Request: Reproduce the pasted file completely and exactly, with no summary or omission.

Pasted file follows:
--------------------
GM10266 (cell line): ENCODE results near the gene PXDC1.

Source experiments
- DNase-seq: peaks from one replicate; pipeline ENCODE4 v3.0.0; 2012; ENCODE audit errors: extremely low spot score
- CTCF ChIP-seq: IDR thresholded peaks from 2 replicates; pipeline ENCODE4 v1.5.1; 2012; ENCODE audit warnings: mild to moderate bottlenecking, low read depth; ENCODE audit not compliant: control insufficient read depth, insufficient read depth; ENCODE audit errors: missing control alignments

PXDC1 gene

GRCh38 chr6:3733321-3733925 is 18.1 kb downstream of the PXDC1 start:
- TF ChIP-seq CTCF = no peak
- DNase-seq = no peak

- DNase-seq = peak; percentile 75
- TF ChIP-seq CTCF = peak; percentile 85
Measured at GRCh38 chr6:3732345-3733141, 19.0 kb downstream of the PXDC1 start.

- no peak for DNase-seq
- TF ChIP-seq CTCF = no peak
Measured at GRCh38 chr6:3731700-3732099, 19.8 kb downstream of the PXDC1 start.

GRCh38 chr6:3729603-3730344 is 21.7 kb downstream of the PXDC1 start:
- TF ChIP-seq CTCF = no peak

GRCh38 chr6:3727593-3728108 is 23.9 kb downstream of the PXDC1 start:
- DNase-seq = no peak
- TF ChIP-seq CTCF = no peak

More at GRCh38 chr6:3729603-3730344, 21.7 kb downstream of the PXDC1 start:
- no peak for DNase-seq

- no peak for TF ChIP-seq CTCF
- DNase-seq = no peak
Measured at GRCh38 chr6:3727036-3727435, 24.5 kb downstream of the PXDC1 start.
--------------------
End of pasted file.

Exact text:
GM10266 (cell line): ENCODE results near the gene PXDC1.

Source experiments
- DNase-seq: peaks from one replicate; pipeline ENCODE4 v3.0.0; 2012; ENCODE audit errors: extremely low spot score
- CTCF ChIP-seq: IDR thresholded peaks from 2 replicates; pipeline ENCODE4 v1.5.1; 2012; ENCODE audit warnings: mild to moderate bottlenecking, low read depth; ENCODE audit not compliant: control insufficient read depth, insufficient read depth; ENCODE audit errors: missing control alignments

PXDC1 gene

GRCh38 chr6:3733321-3733925 is 18.1 kb downstream of the PXDC1 start:
- TF ChIP-seq CTCF = no peak
- DNase-seq = no peak

- DNase-seq = peak; percentile 75
- TF ChIP-seq CTCF = peak; percentile 85
Measured at GRCh38 chr6:3732345-3733141, 19.0 kb downstream of the PXDC1 start.

- no peak for DNase-seq
- TF ChIP-seq CTCF = no peak
Measured at GRCh38 chr6:3731700-3732099, 19.8 kb downstream of the PXDC1 start.

GRCh38 chr6:3729603-3730344 is 21.7 kb downstream of the PXDC1 start:
- TF ChIP-seq CTCF = no peak

GRCh38 chr6:3727593-3728108 is 23.9 kb downstream of the PXDC1 start:
- DNase-seq = no peak
- TF ChIP-seq CTCF = no peak

More at GRCh38 chr6:3729603-3730344, 21.7 kb downstream of the PXDC1 start:
- no peak for DNase-seq

- no peak for TF ChIP-seq CTCF
- DNase-seq = no peak
Measured at GRCh38 chr6:3727036-3727435, 24.5 kb downstream of the PXDC1 start.